<< -- 2 -- David Wilkins A VERITABLE WONDER
Zemlinsky's last opera, King Candaules, was left in unfinished short score and completed by Antony Beaumont for a 1996 Hamburg première. The Volksoper introduced the work to Vienna some five months later and won for it a distinguished prize as Best Production of the Season. Hans Neuenfels directs the André Gide based scenario as a very Freudian affair. No hint of repressed sexuality is undelivered from the analyst's couch of his interpretation. You want homoeroticism (oh -- you didn't?), you've got it. You want pointers to racism and misogyny (yes you did -- you are in denial), you've got it. You've also got the silent presence on stage of Zemlinsky himself (onetime musical director of this very house) wandering forlornly with music stand or battered suitcase, inspecting the action, blowing a farewell kiss of exile or extinction to the audience. It's bizarre in the usual way of 'director's opera' but it's gripping too.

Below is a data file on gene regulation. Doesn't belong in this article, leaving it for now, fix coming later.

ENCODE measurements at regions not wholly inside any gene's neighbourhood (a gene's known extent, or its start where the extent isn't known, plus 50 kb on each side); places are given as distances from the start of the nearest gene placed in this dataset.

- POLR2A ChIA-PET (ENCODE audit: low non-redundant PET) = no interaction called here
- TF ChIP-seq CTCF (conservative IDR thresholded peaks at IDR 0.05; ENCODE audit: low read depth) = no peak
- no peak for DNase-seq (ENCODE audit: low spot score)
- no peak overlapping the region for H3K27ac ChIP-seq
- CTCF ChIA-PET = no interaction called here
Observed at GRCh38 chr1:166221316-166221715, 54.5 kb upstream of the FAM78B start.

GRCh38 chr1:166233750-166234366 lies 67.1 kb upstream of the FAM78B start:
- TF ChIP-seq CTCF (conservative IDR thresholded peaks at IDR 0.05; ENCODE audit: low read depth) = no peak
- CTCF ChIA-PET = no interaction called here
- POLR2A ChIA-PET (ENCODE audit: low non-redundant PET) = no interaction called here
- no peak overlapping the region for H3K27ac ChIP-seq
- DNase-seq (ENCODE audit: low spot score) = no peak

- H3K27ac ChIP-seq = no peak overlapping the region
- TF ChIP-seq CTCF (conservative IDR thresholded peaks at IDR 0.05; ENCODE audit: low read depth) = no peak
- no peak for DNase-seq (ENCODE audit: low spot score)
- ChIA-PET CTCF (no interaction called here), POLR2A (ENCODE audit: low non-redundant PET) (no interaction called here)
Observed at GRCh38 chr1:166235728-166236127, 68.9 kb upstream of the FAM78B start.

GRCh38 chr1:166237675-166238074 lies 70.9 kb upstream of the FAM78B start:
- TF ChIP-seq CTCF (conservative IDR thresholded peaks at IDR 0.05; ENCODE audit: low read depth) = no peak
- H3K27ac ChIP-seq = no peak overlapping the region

Wicus Slabbert as the fisherman, Gyges, with the courtiers of Candaules and one-hell-of-a-catch! Photo © Volksoper Wien/Reinhard Werner
The musical language hovers somewhere around the territory of Romantic Schoenberg -- a Tristanesque vocabulary that knows the grammar of Gurre-Lieder. It's a fascinating score that's well handled by the orchestra (brass especially) under the direction of Peter Rundel. The story of a ruler who wants his boyhood chum (and something more than that in this production) -- now a lowly fisherman -- to sleep with his queen aided by a magic, invisible-making, ring found in a golden carp is the kind of symbolic blancmange that wobbles at least half-way towards Neuenfels' hothouse interpretation.
Copyright © 28 November 2004
David Wilkins, Eastbourne UK